The results reported in this section are for the þstage compressor described above. These results were all computed at an inlet Mach number of 0.07, an inlet Reynolds number of 100,000 per inch, and a pressure rise of . Several approximations should be considered when interpreting the following results. The flow in the compressor is three dimensional with end-wall boundary layer growth, hub corner stall and tip leakage effects. Because STAGE-2 is a two-dimensional code, it is unable to compute these three-dimensional effects. Stream-tube contraction terms have not been implemented in the code, so the effect of the end-wall boundary layer growth is not modeled.
For the coarse grid computation, 2 subiterations per timestep and 500 time-steps per cycle are sufficient to provide stability while eliminating transients from the solution. Here, a cycle is defined as the time it takes a rotor to move from its position relative to one stator to the corresponding position relative to the next stator. The code was benchmarked on several different workstations for a 50,367-point grid and for 2 subiterations per timestep. Five hundred time-steps per cycle and 2 subiterations per time-step have been found to be sufficient for converging this coarse grid þstage compressor calculation. Table 1 gives the code's performance on several workstations, ranging in price from $10,000 to $100,000. It is not the purpose of this study to present price/performance comparisons between different workstations. Instead, it is meant to show that STAGE-2 will operate on a wide variety of workstations, and to give a general idea of its performance on these workstations. The performance is measured both by cpu time per iteration per grid point and by the MFLOP rate. The MFLOP rate for the workstations was computed by determining the number of floating point operations in a run using a profiler on a CRAY-YMP. The number of floating point operations is assumed to be the same for the workstations, and is divided by the cpu time to get an overall MFLOP rate.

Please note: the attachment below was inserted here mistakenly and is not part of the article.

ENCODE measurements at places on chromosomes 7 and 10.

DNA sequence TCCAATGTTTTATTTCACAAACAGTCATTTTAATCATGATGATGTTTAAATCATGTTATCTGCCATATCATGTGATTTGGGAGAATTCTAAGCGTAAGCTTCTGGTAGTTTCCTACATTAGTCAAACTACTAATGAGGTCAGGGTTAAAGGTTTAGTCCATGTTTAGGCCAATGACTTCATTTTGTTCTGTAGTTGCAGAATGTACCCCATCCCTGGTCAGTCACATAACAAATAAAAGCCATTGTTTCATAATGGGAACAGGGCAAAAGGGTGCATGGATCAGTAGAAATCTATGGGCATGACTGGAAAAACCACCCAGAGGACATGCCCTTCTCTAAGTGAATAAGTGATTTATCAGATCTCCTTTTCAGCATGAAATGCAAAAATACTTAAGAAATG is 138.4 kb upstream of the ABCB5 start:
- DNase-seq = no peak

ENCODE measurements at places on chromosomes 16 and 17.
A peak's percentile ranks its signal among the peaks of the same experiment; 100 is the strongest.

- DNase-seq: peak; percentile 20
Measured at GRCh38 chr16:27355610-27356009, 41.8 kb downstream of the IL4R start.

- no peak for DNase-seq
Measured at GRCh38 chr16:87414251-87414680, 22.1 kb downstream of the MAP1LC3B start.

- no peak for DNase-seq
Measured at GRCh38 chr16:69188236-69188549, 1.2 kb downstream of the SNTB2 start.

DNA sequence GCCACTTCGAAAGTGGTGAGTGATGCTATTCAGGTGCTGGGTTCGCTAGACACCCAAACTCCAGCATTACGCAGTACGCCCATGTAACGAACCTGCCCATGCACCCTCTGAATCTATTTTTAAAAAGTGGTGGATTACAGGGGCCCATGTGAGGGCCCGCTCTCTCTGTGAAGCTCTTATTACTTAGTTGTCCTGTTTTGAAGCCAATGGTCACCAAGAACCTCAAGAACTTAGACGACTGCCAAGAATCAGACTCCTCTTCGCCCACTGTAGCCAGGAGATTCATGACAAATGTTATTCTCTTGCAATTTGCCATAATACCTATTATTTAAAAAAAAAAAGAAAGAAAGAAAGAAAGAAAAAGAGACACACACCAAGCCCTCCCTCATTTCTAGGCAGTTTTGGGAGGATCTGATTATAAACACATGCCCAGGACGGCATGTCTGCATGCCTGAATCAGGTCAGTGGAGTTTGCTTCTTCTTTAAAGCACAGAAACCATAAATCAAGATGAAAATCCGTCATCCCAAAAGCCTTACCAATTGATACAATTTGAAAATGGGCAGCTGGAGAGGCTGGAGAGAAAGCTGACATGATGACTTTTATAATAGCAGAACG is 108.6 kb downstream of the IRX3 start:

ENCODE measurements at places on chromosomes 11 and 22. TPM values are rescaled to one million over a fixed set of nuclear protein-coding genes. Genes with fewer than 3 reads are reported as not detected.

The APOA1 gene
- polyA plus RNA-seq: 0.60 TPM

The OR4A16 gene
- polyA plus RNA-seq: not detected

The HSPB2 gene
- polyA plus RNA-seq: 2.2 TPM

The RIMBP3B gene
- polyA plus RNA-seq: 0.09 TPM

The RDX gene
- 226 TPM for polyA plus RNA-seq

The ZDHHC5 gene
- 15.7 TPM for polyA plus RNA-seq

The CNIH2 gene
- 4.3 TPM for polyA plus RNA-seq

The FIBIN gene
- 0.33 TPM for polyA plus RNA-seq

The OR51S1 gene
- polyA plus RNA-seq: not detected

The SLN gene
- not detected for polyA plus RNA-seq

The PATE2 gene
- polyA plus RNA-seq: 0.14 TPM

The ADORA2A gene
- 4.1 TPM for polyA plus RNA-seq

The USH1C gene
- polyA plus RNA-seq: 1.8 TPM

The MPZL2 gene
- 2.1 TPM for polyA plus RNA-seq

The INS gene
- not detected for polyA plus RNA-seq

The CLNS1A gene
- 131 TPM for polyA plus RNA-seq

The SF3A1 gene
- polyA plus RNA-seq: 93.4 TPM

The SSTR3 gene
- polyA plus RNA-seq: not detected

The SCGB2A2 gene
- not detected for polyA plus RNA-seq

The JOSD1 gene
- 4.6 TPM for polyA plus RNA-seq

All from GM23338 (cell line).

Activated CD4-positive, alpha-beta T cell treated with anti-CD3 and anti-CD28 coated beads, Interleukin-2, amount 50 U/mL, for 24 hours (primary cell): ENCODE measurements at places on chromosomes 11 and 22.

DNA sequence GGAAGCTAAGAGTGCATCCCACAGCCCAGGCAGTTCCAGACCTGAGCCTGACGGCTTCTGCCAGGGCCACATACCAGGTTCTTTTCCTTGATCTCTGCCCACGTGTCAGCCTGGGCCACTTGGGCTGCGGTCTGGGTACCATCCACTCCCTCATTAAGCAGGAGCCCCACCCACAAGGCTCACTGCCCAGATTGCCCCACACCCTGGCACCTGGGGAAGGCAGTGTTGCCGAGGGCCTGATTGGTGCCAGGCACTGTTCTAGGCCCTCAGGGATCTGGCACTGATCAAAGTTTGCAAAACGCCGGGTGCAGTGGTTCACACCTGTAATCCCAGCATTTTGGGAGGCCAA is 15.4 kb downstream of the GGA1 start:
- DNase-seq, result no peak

Table. 1. STAGE-2 performance statistics. STAGE-2 scalar version, STAGE-2 vector version.
Timings for the CRAY-YMP have been included here for a comparison between supercomputer rates and workstation rates. All the timings reported here are for single-processor hours. The timings on the CRAY-YMP illustrate the benefits of using additional memory to enhance vectorization. The overall cpu time of the code is decreased by a factor of 2.3 if additional memory is used to perform several inversions at once in the block tridiagonal solver. The vectorization in the block tridiagonal solver is the only difference between the scalar and vector versions of the code in this study. The scalar version of STAGE-2 runs at 2.0 MFLOPS on even the least expensive workstation used. With 2 sub-iterations per timestep, 500 timesteps per cycle and a 50,367 point grid, this translates to a turn-around time of 16 clock hours for a cycle on a dedicated low-end machine. For the fastest workstation used here, a cycle can be obtained in less than 2.6 clock hours. With the continuing rapid improvement in workstation technology, these timings will improve dramatically in the near future.
One concern when implementing a CFD code on a workstation is the effect of word length on the accuracy of the solution. CRAY-class supercomputers have a 64 bit word length while the workstations used in this study have a 32 bit word length. To address this issue, a coarse grid calculation using the experimental axial gap spacing has been performed. Workstation generated time-averaged surface pressures have been compared with experimental data in Fig. 2. The time-averaged pressures are obtained by averaging the instantaneous static pressure over one cycle. The pressures are then nondimensionalized and plotted with respect to axial distance. The workstation results compare well with the experimental data and are nearly identical to supercomputer results. This indicates that the 32 bit word length on the workstation is sufficient to generate accurate solutions.
Time-averaged pressure contours ( Fig. 3a, Fig. 3b, Fig. 3c) and standard deviation of pressure contours ( Fig. 3d, Fig. 3e, Fig. 3f) are presented for the field around the second-stage rotor for three different axial gaps. The pressure is averaged in the rotor frame of reference in Fig. 3. The standard deviation is also computed in the rotating frame of reference for the second-stage rotor. The standard deviation of the pressure field at each point is computed as: